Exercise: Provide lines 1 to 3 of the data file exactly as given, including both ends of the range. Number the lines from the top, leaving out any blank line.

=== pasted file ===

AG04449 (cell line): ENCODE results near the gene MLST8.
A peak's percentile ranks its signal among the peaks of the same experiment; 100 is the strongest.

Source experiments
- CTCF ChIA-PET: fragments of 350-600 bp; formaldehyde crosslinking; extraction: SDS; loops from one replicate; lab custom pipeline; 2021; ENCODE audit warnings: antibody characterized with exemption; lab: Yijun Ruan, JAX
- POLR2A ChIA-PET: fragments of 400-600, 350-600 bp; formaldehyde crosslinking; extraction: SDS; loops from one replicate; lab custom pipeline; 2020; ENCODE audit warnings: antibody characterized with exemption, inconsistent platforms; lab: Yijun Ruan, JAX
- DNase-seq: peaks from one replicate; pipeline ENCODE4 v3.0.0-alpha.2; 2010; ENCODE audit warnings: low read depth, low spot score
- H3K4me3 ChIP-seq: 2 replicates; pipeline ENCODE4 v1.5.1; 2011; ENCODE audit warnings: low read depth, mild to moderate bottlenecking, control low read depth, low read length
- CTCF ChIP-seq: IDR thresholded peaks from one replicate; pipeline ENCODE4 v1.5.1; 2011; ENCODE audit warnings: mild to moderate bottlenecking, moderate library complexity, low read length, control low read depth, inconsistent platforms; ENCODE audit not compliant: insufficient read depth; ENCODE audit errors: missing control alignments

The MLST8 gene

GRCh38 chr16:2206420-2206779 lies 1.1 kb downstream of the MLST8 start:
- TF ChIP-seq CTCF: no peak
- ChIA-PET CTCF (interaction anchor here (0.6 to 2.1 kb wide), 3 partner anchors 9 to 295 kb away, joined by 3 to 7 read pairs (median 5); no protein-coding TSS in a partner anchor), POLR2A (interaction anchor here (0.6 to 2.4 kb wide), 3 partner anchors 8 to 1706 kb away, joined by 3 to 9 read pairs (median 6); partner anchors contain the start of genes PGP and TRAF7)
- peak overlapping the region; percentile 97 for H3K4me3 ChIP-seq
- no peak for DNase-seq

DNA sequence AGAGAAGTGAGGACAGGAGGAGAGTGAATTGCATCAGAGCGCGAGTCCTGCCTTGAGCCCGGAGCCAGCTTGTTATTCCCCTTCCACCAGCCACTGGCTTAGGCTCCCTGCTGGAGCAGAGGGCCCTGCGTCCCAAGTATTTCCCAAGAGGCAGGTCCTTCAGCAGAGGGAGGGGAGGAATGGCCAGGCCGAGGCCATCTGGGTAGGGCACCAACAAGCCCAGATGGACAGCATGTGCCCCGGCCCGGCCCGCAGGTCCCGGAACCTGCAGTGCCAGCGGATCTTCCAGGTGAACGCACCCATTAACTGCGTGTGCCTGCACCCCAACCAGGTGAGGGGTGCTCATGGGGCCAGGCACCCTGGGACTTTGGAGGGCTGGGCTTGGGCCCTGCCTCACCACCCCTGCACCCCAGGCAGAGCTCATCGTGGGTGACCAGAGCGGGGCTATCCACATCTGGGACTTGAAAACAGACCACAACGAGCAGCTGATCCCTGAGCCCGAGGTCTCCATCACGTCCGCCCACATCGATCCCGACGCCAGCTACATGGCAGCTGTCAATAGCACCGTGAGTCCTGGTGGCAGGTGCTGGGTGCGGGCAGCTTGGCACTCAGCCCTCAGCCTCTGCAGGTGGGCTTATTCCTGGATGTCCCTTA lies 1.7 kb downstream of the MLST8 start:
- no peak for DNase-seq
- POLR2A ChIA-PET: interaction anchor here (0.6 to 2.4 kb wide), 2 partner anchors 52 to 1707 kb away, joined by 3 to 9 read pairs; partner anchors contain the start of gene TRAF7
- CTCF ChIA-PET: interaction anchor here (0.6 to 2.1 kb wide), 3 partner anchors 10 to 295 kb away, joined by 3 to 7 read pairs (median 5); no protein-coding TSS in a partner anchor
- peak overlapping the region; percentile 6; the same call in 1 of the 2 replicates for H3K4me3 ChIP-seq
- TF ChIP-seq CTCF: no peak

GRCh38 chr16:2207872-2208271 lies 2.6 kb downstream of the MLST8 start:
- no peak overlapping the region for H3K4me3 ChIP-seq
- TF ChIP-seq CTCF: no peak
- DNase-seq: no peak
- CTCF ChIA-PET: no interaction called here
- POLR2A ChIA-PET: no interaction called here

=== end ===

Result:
AG04449 (cell line): ENCODE results near the gene MLST8.
A peak's percentile ranks its signal among the peaks of the same experiment; 100 is the strongest.

Source experiments